The sheer number of videos is a godsend for scholars of the Syrian war, like Richard Lloyd, to pore over.* Lloyd has contributed to the detailed information made available by British investigative blogger Eliot Higgins, whose Brown Moses blog has become a trove of data on the Syrian conflict, including barrel-bomb technology. A 53-year-old from Spokane, Washington, Lloyd is a warhead technology expert at Tesla Laboratories and has spent the past year watching these videos and analyzing them for an understanding of the design and construction of Syria’s barrel bombs. Over the phone, he explains the time he spends trying to understand the way the weapon — increasingly a mainstay of Syrian strongman Bashar al-Assad’s war against his own people — has evolved. As a result of the amount of evidence available and Lloyd’s interpretation of it, a great deal more is known about the evolution of the barrel bombs and the impact of their use than had been available from the weapons’ earlier deployments in Iraq and Sudan. "I search all the videos every day," he says. "I watch the barrel bomb drop and analyze that. Analyze the helicopter. Watch it hit the ground. See if there’s an explosion."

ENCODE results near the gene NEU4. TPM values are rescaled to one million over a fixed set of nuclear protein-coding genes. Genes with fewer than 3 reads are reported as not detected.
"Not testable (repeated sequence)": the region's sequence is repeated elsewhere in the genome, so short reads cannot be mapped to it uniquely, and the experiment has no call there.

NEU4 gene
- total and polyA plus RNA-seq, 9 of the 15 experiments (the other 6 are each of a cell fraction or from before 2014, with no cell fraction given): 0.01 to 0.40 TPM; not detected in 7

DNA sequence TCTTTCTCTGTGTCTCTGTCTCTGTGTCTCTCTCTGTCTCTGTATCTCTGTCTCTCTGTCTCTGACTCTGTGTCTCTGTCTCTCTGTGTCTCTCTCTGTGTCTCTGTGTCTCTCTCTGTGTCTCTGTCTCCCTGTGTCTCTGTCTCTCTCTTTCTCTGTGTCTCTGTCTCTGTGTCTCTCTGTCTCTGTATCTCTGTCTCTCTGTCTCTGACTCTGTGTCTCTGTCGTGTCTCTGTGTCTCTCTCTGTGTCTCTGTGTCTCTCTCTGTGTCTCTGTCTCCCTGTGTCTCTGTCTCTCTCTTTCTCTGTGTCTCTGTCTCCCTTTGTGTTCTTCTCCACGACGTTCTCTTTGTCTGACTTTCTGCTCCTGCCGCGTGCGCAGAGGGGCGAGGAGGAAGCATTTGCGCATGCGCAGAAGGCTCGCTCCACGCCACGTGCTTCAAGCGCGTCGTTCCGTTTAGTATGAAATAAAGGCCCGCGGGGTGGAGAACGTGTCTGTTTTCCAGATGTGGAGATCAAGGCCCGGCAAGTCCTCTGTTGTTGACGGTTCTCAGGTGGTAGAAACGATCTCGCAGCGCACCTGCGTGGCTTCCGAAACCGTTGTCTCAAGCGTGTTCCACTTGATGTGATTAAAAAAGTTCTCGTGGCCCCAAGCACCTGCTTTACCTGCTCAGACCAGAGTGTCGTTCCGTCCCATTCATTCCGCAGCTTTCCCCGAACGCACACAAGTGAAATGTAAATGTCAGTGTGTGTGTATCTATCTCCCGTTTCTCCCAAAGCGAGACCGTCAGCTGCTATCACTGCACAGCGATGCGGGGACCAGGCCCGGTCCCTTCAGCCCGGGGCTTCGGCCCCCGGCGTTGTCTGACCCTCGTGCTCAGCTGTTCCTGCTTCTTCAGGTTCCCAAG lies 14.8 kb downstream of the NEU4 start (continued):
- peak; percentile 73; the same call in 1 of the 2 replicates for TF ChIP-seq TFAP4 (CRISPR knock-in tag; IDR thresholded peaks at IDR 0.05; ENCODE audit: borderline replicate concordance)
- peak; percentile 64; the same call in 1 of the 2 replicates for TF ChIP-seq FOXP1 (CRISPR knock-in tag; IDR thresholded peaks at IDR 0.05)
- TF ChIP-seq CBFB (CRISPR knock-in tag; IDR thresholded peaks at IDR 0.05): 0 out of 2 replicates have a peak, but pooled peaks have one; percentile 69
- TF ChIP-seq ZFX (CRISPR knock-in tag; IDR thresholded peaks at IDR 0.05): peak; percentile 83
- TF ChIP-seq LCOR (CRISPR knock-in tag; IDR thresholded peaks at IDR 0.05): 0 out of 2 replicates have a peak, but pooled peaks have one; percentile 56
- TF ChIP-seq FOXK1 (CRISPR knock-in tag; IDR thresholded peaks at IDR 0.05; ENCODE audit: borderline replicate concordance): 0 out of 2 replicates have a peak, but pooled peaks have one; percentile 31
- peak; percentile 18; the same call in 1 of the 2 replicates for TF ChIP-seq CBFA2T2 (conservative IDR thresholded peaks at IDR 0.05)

From footage of a bomb’s aftermath, he analyzes the exploded ordnance for its design, its diameter, and the type of explosive used. When he watches footage of an explosion itself, Lloyd scrutinizes it to figure out the blast radius and estimate the damage, using the height of the soot cloud to determine the amount of explosive material in the bomb. Over the course of his analysis, he has managed to illustrate something of a timeline of Syria’s technological development of barrel bombs and to note some of the most important shifts in their design, ones that have affected their destructive force. The design shifts he has been able to observe range from a dramatic size increase to changes in the fuses and external attempts to keep the barrel bombs from tumbling around while they descend– evidence of the Syrian army’s investment in the use of these munitions.

Barrel bombs are about as far from a precision weapon as you can find. A U.S. drone can fire a missile into a moving car from tens of thousands of feet away; a barrel bomb is a crude device that is basically just tossed out of a helicopter or plane without any regard for where it lands. However hit-or-miss they may be, though, barrel bombs are an easily constructed way of creating fear. They’re typically built from oil drums, scrap metal, or rebar, and explosives, and they can cost as little as $200 to $300, Lloyd estimates. You get what you pay for: The bombs are often duds that fail to explode on impact or that destroy themselves in midair explosions. When they do hit, however, these bombs have the capacity to inflict extraordinary harm and steep casualties. In an especially bloody nine-day barrel-bomb offensive on the northern Syrian city of Aleppo in December 2013, barrel bombs are thought to have killed more than 300 people, 87 of them children. In one attack on the Masaken Hanano market, an activist reported to Al Jazeera that medics were "removing people in parts."